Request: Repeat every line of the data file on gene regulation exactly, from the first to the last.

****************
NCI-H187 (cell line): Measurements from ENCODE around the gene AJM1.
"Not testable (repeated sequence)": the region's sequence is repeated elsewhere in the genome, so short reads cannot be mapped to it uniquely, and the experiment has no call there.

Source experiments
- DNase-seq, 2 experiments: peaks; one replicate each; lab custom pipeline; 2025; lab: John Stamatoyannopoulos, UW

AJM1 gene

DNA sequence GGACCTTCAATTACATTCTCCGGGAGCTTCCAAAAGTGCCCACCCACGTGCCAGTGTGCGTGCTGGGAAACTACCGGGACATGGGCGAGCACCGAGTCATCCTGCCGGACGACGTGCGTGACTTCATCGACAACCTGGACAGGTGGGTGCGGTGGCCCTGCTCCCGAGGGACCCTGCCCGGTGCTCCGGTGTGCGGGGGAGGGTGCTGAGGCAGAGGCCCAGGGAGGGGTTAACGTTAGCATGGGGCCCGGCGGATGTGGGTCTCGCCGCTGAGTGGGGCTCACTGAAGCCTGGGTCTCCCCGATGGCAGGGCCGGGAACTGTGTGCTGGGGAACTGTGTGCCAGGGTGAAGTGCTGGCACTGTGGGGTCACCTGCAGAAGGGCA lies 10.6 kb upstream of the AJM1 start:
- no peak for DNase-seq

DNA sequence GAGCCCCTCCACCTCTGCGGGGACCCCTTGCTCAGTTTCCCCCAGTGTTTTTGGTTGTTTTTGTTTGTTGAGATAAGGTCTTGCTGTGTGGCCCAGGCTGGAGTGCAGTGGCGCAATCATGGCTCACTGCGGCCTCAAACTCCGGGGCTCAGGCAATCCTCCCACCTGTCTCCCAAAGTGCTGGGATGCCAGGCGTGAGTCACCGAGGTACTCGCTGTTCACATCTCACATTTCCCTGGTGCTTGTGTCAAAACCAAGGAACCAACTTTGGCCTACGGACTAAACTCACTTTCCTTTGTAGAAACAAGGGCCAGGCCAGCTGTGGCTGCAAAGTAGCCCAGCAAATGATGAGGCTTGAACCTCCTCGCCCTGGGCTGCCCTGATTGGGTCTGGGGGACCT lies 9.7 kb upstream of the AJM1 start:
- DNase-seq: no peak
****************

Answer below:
NCI-H187 (cell line): Measurements from ENCODE around the gene AJM1.
"Not testable (repeated sequence)": the region's sequence is repeated elsewhere in the genome, so short reads cannot be mapped to it uniquely, and the experiment has no call there.

Source experiments
- DNase-seq, 2 experiments: peaks; one replicate each; lab custom pipeline; 2025; lab: John Stamatoyannopoulos, UW

AJM1 gene

DNA sequence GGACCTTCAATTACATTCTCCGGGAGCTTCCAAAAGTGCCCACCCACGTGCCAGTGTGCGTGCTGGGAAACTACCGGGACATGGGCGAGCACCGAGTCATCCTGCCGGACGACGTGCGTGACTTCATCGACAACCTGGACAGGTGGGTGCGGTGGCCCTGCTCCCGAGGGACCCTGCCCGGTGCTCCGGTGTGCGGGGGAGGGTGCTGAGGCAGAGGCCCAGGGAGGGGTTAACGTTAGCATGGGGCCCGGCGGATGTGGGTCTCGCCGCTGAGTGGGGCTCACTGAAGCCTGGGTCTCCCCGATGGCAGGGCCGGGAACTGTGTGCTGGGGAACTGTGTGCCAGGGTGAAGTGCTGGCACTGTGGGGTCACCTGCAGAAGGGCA lies 10.6 kb upstream of the AJM1 start:
- no peak for DNase-seq

DNA sequence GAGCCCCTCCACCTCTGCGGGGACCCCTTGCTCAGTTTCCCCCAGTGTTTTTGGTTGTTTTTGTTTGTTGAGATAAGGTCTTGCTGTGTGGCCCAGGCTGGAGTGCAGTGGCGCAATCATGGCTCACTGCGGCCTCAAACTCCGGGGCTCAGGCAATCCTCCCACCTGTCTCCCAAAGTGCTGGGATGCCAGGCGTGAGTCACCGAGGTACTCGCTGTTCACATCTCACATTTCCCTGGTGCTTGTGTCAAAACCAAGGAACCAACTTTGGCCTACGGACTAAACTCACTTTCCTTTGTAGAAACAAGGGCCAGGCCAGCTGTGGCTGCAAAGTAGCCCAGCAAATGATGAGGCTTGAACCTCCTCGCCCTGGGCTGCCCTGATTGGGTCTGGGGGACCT lies 9.7 kb upstream of the AJM1 start:
- DNase-seq: no peak